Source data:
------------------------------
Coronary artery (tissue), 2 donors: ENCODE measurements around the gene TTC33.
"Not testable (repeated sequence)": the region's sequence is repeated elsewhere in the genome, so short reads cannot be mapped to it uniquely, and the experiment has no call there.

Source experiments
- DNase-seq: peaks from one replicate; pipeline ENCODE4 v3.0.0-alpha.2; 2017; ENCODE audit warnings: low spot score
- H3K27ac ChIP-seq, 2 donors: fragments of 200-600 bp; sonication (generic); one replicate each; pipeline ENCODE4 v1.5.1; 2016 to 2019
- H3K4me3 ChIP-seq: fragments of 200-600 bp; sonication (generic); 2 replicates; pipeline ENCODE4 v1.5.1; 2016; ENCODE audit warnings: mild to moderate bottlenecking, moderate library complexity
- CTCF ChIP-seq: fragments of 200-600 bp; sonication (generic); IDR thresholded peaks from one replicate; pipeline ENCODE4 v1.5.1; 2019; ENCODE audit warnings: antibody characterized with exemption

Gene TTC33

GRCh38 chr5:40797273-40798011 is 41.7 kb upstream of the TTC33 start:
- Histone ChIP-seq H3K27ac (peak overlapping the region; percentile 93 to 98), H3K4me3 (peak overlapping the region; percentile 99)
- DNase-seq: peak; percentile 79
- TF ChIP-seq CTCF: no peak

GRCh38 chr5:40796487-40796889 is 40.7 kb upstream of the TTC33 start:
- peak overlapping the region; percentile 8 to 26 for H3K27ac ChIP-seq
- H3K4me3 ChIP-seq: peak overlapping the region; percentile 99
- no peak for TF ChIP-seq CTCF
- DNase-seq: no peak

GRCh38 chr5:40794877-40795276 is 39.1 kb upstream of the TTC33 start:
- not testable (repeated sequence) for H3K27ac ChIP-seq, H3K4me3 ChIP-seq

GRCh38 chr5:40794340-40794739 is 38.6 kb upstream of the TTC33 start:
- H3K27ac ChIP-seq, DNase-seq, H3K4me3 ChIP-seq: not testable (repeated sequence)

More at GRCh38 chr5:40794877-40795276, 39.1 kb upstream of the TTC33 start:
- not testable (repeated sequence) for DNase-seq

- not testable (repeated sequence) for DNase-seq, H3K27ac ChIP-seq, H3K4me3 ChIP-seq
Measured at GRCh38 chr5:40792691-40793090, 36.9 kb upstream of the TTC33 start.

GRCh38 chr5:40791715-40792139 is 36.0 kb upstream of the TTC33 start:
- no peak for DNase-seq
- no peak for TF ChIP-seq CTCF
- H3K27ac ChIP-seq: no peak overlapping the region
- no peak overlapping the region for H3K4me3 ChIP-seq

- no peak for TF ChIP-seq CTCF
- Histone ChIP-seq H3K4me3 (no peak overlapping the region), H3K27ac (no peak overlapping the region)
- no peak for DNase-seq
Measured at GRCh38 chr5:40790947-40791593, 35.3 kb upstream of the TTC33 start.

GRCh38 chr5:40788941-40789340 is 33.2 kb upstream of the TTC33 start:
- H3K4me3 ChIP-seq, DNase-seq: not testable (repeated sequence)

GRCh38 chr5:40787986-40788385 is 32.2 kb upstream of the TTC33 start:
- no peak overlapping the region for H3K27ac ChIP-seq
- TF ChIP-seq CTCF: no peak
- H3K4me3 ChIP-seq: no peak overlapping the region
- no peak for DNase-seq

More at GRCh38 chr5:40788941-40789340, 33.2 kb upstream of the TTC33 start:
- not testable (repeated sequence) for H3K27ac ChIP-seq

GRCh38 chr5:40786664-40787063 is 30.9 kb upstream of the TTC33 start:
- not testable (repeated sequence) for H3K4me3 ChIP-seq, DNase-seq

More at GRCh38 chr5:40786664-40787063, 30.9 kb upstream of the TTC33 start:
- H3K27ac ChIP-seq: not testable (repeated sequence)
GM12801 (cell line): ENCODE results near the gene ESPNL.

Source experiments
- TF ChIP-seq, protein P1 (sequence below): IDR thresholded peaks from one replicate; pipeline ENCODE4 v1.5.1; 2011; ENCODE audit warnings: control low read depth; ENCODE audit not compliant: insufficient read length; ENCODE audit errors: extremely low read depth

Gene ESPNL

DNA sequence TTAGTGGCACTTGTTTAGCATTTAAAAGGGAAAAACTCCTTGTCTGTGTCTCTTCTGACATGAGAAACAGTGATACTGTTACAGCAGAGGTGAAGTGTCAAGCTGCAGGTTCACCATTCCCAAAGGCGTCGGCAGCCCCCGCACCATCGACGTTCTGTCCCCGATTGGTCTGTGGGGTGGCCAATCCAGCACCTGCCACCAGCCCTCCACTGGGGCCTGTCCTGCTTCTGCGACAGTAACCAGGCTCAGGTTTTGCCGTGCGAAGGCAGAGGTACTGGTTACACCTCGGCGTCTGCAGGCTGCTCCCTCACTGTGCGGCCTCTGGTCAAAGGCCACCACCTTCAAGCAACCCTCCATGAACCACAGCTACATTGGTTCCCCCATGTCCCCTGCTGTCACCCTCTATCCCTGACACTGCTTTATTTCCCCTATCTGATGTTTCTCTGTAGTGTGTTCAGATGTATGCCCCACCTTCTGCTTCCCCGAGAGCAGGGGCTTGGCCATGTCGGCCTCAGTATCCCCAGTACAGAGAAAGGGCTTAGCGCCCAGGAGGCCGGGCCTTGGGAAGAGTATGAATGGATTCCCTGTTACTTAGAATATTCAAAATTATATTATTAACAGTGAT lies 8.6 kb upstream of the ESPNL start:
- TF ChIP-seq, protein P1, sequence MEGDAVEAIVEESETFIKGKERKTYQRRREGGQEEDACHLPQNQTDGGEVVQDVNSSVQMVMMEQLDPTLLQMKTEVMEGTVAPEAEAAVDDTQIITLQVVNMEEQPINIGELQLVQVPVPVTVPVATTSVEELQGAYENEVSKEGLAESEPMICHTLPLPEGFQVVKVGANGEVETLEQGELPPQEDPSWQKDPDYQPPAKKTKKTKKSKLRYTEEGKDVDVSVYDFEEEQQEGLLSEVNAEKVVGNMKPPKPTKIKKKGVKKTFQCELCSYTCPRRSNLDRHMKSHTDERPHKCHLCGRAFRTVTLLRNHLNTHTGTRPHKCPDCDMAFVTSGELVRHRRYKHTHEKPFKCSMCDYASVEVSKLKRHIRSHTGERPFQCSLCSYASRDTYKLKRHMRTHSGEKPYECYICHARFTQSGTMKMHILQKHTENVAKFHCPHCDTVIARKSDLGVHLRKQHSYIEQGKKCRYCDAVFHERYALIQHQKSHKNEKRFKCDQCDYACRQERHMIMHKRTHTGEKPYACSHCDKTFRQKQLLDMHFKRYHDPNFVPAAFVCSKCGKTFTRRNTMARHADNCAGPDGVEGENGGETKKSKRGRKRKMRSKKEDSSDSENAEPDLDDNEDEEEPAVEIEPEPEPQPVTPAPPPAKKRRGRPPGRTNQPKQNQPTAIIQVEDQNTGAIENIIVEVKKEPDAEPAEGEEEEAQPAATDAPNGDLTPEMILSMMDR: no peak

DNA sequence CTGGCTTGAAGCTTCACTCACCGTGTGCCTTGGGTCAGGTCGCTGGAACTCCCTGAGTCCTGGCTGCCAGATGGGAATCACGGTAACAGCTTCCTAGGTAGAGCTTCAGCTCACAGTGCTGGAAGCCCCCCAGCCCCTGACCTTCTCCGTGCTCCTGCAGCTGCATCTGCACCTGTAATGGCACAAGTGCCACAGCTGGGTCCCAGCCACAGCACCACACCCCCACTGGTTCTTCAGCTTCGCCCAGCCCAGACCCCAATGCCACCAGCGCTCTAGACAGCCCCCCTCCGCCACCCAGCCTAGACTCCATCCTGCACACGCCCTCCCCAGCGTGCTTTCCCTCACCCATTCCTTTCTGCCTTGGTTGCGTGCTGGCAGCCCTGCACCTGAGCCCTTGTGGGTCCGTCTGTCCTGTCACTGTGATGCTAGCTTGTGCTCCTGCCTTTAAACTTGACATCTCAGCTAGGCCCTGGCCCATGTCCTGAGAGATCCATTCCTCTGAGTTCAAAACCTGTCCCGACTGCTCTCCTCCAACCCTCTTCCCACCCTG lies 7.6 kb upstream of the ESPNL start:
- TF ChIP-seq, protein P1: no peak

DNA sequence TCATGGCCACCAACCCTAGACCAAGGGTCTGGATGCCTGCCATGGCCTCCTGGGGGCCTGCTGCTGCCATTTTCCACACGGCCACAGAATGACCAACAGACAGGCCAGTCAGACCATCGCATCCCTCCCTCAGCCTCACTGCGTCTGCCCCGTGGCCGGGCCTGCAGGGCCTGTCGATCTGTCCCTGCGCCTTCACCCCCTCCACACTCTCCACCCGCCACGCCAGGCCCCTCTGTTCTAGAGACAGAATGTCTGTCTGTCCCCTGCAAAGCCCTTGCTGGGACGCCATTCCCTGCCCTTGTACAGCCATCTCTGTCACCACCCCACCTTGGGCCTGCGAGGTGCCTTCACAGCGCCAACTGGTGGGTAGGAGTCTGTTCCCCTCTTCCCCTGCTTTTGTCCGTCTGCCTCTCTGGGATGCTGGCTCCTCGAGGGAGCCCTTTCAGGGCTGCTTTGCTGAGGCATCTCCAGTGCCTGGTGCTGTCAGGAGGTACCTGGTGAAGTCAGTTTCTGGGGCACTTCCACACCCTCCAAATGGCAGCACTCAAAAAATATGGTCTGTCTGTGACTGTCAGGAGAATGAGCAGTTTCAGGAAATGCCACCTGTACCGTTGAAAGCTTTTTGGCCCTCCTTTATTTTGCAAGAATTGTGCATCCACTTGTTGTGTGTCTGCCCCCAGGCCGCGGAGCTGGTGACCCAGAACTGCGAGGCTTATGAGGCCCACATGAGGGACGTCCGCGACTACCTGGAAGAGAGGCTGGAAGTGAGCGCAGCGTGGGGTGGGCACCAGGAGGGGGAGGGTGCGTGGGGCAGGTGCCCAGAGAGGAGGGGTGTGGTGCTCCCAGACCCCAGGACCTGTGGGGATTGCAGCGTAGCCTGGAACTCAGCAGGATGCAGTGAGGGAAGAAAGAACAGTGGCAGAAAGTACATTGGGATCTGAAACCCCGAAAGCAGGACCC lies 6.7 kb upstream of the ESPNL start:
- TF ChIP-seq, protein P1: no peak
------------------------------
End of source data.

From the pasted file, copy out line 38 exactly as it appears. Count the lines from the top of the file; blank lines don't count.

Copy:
- no peak overlapping the region for H3K27ac ChIP-seq